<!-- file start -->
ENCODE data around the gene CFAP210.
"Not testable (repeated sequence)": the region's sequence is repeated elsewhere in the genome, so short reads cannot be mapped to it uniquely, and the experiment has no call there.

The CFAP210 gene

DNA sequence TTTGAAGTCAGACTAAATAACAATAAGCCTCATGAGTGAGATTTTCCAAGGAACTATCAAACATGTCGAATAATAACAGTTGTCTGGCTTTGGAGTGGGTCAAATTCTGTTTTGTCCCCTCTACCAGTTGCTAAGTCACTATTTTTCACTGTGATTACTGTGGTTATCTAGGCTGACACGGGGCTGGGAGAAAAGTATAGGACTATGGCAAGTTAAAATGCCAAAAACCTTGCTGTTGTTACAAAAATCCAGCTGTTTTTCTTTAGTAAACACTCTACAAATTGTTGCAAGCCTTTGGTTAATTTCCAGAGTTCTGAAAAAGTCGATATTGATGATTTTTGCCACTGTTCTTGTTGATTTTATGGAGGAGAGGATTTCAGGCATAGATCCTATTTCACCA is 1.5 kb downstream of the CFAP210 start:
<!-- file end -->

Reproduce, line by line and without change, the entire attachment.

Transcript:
ENCODE data around the gene CFAP210.
"Not testable (repeated sequence)": the region's sequence is repeated elsewhere in the genome, so short reads cannot be mapped to it uniquely, and the experiment has no call there.

The CFAP210 gene

DNA sequence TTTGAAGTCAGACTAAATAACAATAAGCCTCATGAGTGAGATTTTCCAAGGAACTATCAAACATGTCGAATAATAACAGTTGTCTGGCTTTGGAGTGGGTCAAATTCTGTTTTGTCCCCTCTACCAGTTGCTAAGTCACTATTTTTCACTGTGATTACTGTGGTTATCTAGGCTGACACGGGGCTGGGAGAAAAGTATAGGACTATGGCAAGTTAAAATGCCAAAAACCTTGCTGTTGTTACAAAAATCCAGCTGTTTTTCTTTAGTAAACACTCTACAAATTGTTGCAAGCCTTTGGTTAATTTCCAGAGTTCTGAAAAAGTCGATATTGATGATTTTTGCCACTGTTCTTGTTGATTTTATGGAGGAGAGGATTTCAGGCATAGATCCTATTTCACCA is 1.5 kb downstream of the CFAP210 start: